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The Scarecrow of Oz (Oz Series #9) [NOOK Book]

Overview

Lyman Frank Baum (1856-1919) was an American writer of children's books, best known for creating the marvelous Land of Oz in "The Wonderful Wizard of Oz". This fanciful kingdom was catalogued in a series of children's books beginning with the publication of "The Wonderful Wizard of Oz". Baum's Oz series compasses the first fully developed fantasy world created by an American author. In 1900, Baum and Denslow, famous illustrator with whom he shared the copyright, published "The Wonderful Wizard of Oz", making it ...
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The Scarecrow of Oz (Oz Series #9)

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Overview

Lyman Frank Baum (1856-1919) was an American writer of children's books, best known for creating the marvelous Land of Oz in "The Wonderful Wizard of Oz". This fanciful kingdom was catalogued in a series of children's books beginning with the publication of "The Wonderful Wizard of Oz". Baum's Oz series compasses the first fully developed fantasy world created by an American author. In 1900, Baum and Denslow, famous illustrator with whom he shared the copyright, published "The Wonderful Wizard of Oz", making it one of the first commercially successful uses of color illustrations in American publishing. Dorothy and her friends soon began their journey toward becoming an integral part of the American consciousness. "The Scarecrow of Oz" is the ninth book to the Land of Oz series. This story tells of the Scarecrows efforts at helping characters Captain Bill and Trot on their journey to Oz to overthrow the evil King Krewl of Jinxland. "The Scarecrow of Oz" was a way for Baum to introduce readers to another one of his book series ("The Sea Fairies" and "Sky Island").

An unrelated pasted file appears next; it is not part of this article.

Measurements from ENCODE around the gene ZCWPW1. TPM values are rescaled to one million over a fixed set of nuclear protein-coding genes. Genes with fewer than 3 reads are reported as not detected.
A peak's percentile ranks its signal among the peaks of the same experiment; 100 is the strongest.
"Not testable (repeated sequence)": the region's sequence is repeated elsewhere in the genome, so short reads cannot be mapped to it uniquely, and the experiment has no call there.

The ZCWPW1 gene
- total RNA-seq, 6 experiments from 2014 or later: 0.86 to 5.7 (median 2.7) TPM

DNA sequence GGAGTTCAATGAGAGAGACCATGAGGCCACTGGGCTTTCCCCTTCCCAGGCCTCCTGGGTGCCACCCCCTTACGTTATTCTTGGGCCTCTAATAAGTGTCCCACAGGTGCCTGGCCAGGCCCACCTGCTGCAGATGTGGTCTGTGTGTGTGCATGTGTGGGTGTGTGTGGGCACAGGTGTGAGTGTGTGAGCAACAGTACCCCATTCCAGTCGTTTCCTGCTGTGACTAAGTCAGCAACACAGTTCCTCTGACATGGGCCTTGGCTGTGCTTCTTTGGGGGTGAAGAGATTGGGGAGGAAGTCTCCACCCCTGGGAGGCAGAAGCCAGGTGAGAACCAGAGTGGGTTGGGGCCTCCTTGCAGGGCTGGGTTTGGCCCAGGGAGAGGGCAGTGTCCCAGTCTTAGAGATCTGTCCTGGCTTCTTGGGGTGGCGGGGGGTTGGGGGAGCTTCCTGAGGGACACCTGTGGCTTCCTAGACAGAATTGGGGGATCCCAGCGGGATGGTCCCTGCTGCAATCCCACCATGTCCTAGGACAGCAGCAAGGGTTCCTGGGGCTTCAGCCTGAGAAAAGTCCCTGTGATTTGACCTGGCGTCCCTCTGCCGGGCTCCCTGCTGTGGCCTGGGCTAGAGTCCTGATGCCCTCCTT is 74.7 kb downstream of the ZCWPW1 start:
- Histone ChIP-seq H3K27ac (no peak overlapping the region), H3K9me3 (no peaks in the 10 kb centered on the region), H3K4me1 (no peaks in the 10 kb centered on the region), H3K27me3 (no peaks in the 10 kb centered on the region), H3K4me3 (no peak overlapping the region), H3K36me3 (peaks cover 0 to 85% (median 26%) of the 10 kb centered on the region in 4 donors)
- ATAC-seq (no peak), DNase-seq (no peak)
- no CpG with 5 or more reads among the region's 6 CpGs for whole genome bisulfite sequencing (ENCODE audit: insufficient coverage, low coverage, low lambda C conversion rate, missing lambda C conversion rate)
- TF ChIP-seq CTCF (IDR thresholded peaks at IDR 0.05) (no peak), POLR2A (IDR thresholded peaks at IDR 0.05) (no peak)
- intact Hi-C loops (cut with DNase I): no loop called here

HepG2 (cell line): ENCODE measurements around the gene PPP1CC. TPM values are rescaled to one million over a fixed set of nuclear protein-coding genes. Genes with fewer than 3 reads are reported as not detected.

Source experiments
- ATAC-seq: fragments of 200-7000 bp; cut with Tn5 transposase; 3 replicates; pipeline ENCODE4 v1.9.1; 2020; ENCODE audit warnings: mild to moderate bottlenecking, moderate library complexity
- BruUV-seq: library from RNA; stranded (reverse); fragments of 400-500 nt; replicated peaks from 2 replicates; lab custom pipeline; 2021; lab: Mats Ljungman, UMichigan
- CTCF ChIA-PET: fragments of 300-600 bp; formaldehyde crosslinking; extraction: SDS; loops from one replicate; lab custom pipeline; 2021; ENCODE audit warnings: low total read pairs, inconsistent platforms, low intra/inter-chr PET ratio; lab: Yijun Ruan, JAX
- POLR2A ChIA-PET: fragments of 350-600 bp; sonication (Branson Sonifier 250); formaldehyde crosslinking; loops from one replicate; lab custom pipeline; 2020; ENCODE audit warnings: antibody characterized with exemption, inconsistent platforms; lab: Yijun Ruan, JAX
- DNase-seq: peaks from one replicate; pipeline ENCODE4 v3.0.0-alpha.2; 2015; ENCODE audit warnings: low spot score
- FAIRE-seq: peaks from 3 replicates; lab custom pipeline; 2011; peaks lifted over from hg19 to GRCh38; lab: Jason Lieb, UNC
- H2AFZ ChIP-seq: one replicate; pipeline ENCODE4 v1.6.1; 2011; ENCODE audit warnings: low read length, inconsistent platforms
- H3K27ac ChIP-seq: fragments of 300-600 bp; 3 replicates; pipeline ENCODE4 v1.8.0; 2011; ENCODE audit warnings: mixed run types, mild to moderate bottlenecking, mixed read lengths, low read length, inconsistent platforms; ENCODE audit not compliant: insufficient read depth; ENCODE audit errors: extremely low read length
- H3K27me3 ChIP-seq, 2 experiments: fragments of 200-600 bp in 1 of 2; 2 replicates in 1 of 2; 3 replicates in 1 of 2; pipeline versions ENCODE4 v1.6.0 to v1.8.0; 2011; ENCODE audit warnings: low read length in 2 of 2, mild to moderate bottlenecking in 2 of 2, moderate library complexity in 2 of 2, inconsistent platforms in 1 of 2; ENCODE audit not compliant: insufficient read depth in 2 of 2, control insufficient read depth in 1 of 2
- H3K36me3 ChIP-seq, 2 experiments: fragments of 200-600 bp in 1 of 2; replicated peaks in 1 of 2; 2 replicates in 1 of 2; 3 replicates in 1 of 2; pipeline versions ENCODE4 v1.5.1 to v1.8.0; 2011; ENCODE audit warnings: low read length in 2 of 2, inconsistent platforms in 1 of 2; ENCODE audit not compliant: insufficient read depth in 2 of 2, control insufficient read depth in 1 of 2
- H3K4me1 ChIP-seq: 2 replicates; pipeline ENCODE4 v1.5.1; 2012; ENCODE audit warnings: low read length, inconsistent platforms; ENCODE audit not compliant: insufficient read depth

The adventures of Trot and Cap'n Bill take them to Oz where they help solve the problem of Pom, whose truelove's heart has been turned to ice by witches.

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Product Details

  • ISBN-13: 9781596250444
  • Publisher: Neeland Media LLC
  • Publication date: 10/4/2011
  • Series: Oz Series , #9
  • Sold by: Barnes & Noble
  • Format: eBook
  • File size: 2 MB

Meet the Author

L. Frank Baum (1856-1919) published The Wonderful Wizard of Oz in 1900 and received enormous, immediate success. Baum went on to write seventeen additional novels in the Oz series. Today, he is considered the father of the American fairy tale. His stories inspired the 1939 classic film The Wizard of Oz, one of the most widely viewed movies of all time.

Michael Sieben is a professional designer and illustrator, primarily within the sub-culture of skateboarding, whose work has been exhibited and reviewed worldwide as well as featured in numerous illustration anthologies. He is a staff writer and illustrator for Thrasher magazine, and a weekly columnist for VICE.com. He is also a founding member of Okay Mountain Gallery and Collective in Austin, Texas, as well as the cofounder of Roger Skateboards. The author of There's Nothing Wrong with You (Hopefully), he lives and works in Austin.

John R. Neill was born in Philadelphia in 1877. In 1904, at the age of twenty-six, Neill received his first major book assignment, as illustrator for The Marvelous Land of Oz. From then until his death in 1943, Neill would illustrate over forty Oz books, including three he wrote himself. Today, his fabulous illustrations are synonymous with Oz.

Biography

Dorothy, Toto, the Scarecrow, Aunt Em -- where would our national psyche be without The Wonderful Wizard of Oz? L. Frank Baum, who created a story with an indelible, sometimes haunting impression on so many people, led a life that had a fairy-tale quality of its own.

Baum was born in 1856 to a family that had made a fortune in the oil business. Because he had a heart condition, his parents arranged for him to be tutored privately at the family’s Syracuse estate, “Roselawn.” As an adult, though, Baum flourished and failed at a dizzying variety of ventures, from writing plays to a stint with his family’s medicinal oil business (where he produced a potion called “Baum’s Castorine”), to managing a general store, to editing the Aberdeen Pioneer in Aberdeen, South Dakota. In 1897, following his mother-in-law’s advice, Baum wrote down the stories that he told his children. The firm of Way & Williams published the stories under the title Mother Goose in Prose, with illustrations by Maxfield Parrish, and Baum’s career as a writer was launched.